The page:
Dialog box from Dinosaur Island that allows the user to modify the cost of traversing different terrain types and climbing up slopes.

Above is a dialog box just added to Dinosaur Island for adjusting the values of the ‘cost’ of walking across various terrains and the cost associated with climbing slopes of different steepness. These costs are used in the least weighted path algorithm that we discussed yesterday (see How a dinosaur is not like a tank). Least weighted path algorithms are what make computer controlled characters (like dinosaurs) behave naturally and make intelligent decisions. As Ed Isenberg commented yesterday (here) there is no reason to think that dinosaurs, especially predators, could not make intelligent decisions about the most efficient way to get to their dinner.

Least weighted path algorithms and terrain and slope costs, are some of the methods that ensure that Dinosaur Island will be the most accurate and detailed simulation of life in the Cretaceous yet created.

Below is a screen capture of the current values that we are using in Dinosaur Island for least weighted path calculations. These are the values that were used when calculating the movement paths displayed here.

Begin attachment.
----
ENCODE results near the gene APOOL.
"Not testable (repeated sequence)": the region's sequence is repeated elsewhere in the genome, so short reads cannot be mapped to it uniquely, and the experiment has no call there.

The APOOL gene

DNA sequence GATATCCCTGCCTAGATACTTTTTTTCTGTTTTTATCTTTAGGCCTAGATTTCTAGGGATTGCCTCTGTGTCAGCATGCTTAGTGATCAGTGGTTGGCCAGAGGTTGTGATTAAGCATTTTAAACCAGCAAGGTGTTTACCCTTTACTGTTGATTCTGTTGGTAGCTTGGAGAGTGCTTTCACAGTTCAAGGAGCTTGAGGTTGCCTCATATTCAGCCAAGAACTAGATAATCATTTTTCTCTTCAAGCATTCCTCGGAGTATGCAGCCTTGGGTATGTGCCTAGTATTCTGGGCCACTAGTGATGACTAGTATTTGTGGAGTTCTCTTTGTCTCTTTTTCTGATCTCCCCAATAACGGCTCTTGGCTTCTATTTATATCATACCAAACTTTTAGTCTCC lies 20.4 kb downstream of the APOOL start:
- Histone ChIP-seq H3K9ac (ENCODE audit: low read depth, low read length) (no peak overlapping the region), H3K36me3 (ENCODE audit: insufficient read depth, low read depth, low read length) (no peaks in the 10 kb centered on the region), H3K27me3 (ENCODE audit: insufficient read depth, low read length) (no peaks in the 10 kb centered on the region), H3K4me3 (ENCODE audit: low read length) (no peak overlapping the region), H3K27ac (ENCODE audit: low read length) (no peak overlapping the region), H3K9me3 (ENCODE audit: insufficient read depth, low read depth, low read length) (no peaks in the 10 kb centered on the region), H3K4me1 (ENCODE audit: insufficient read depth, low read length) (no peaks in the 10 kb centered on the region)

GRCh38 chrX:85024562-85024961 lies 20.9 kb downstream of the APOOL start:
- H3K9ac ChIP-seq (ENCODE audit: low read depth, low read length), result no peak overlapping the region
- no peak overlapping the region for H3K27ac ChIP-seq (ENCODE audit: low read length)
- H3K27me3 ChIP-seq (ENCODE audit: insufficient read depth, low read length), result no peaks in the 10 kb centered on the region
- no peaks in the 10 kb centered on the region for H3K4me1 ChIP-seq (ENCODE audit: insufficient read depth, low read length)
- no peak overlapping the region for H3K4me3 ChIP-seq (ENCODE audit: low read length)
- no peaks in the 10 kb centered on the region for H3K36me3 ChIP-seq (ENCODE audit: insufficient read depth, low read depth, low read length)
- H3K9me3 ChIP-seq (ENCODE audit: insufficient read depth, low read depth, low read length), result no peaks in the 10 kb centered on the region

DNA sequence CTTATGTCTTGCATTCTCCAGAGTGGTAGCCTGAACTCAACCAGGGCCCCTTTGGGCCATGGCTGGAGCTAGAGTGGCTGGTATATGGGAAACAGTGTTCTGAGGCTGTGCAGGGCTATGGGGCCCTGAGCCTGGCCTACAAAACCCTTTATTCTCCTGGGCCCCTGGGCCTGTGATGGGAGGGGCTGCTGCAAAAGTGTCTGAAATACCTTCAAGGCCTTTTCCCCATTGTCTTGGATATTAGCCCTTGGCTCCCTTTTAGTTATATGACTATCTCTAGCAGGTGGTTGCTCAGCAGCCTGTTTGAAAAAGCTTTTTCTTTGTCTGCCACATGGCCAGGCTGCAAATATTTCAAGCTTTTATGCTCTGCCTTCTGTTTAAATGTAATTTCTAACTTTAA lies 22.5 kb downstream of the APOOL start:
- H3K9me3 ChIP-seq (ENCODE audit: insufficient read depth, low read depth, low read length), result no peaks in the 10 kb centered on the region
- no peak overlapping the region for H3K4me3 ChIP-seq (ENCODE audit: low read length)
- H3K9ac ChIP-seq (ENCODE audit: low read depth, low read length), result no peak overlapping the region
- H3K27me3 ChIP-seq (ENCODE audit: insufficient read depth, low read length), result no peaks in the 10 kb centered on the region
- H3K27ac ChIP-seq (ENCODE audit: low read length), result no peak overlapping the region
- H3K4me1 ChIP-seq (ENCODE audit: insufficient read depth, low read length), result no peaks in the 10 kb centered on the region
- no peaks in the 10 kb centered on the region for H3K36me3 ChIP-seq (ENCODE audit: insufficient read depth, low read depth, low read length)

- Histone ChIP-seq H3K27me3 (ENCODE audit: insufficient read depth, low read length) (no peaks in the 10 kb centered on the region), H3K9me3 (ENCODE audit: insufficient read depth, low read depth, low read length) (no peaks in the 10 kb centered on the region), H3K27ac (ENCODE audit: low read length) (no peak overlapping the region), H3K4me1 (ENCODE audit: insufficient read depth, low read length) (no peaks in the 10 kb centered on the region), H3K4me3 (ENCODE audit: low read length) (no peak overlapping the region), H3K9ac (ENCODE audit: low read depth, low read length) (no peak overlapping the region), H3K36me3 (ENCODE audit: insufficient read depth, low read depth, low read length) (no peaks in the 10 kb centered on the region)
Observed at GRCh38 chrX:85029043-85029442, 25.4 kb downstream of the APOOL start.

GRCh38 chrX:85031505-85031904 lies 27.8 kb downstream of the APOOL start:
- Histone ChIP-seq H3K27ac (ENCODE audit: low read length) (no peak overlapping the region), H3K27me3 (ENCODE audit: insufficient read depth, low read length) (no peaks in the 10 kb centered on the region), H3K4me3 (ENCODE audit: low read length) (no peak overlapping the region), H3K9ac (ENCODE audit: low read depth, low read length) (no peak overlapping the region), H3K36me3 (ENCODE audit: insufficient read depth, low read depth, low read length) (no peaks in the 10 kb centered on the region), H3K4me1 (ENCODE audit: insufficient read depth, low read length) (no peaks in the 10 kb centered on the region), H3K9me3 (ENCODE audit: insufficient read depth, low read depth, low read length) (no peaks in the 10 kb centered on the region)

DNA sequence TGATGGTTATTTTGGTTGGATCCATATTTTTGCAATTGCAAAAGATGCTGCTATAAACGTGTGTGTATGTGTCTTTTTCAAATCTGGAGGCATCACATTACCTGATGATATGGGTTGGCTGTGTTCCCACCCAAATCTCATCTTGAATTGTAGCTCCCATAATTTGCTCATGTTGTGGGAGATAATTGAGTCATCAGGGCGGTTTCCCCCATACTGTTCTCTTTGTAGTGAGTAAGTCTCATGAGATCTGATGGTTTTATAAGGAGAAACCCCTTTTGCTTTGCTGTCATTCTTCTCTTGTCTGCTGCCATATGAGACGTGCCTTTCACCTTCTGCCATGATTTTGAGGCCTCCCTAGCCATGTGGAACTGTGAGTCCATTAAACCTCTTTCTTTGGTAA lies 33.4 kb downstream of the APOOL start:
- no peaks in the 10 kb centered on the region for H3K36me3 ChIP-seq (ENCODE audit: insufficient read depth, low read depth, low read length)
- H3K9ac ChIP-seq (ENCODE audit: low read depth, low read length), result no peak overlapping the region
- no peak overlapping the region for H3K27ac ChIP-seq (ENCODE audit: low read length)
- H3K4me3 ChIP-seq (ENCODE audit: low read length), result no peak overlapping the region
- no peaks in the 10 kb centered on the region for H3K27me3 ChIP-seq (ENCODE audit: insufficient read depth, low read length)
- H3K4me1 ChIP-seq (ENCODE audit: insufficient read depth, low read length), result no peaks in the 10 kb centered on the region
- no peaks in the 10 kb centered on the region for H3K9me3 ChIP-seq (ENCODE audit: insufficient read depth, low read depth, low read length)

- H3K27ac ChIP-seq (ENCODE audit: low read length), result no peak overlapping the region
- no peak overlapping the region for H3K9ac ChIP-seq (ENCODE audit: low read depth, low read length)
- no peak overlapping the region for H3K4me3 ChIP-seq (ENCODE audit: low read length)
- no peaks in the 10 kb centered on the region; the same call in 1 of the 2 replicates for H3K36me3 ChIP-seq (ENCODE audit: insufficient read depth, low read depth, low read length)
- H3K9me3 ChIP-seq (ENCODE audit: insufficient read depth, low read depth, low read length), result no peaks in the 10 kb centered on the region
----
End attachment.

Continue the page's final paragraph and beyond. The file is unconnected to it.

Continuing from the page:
The current values being used for terrain and slope least-weighted path calculations (screen capture).

How a dinosaur is not like a tank.

A cross-section view of the elevation that a T. Rex (named Bob) will have to traverse to get to an Edmontosaurus regalis (named Gertie). A very steep riverbank is between Bob and Gertie. Vertical axis: elevation in meters, horizontal axis: distance to goal in meters. Click to enlarge.

A few days ago I wrote about Dinosaurs, tanks and line of sight algorithms and how my previous work in modeling and simulations (M&S) for military wargames (specifically line of light algorithms) was applicable in Dinosaur Island. Today I am working on the models for dinosaur movement, speed, and what are called “least weighted path” algorithms.